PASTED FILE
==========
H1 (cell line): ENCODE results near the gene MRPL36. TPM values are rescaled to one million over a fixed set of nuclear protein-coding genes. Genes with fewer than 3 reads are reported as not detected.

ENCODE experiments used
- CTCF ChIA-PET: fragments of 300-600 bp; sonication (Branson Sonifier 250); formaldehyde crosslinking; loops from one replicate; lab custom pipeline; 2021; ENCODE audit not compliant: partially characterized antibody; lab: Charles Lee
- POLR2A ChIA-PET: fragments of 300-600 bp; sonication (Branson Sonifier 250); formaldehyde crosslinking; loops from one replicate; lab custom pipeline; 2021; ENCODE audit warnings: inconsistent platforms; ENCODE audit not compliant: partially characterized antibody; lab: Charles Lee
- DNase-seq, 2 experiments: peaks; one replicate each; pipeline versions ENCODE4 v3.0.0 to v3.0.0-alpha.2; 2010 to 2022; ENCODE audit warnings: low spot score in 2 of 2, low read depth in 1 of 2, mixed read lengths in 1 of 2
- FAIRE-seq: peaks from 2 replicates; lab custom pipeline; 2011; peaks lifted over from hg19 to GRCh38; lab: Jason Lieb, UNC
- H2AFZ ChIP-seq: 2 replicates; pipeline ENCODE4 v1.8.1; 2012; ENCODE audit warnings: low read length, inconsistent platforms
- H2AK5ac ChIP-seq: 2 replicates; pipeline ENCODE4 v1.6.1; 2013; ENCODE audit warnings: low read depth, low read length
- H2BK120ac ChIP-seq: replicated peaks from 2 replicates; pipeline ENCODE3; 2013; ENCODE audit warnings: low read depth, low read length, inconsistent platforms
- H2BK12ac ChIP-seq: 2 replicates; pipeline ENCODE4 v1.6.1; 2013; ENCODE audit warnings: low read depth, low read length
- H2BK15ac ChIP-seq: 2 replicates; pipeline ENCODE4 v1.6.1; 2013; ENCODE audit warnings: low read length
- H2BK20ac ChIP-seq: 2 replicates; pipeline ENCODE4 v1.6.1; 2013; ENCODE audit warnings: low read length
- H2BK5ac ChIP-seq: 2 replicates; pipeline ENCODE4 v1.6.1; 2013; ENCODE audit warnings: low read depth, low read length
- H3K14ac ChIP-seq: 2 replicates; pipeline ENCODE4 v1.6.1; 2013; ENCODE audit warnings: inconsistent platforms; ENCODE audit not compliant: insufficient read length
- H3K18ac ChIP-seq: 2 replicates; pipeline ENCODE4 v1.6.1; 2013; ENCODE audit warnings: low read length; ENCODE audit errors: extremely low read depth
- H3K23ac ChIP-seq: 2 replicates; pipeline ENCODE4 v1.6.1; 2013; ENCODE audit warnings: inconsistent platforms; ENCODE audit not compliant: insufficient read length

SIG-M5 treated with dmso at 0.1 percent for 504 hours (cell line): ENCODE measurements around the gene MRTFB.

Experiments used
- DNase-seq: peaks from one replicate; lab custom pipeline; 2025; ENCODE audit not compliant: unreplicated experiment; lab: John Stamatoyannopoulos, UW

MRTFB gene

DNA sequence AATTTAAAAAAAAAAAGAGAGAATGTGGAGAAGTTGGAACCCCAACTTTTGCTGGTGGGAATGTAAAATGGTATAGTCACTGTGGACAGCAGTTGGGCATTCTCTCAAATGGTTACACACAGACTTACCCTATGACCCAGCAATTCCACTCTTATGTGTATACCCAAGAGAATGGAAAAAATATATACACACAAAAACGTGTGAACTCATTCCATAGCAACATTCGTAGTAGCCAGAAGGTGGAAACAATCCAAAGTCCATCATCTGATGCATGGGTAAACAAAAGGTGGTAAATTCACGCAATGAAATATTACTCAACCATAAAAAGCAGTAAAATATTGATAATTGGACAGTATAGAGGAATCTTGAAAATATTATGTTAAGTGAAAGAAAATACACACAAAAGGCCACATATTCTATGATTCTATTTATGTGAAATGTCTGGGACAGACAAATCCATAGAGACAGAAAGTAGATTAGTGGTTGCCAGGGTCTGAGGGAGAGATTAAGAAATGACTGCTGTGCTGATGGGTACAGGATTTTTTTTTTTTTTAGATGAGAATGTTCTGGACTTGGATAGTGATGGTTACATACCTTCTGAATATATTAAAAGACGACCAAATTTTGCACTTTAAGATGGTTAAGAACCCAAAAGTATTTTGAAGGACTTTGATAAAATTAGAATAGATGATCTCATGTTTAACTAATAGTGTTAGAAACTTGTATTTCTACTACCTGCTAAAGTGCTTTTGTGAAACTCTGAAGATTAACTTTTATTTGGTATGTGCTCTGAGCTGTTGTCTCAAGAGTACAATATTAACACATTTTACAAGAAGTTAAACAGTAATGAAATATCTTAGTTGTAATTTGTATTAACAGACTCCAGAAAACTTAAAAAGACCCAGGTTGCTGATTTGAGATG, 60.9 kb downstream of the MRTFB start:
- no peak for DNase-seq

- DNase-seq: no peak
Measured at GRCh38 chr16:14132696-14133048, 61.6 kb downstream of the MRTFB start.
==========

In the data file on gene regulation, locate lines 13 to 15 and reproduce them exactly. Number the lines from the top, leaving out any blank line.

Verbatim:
- H2BK5ac ChIP-seq: 2 replicates; pipeline ENCODE4 v1.6.1; 2013; ENCODE audit warnings: low read depth, low read length
- H3K14ac ChIP-seq: 2 replicates; pipeline ENCODE4 v1.6.1; 2013; ENCODE audit warnings: inconsistent platforms; ENCODE audit not compliant: insufficient read length
- H3K18ac ChIP-seq: 2 replicates; pipeline ENCODE4 v1.6.1; 2013; ENCODE audit warnings: low read length; ENCODE audit errors: extremely low read depth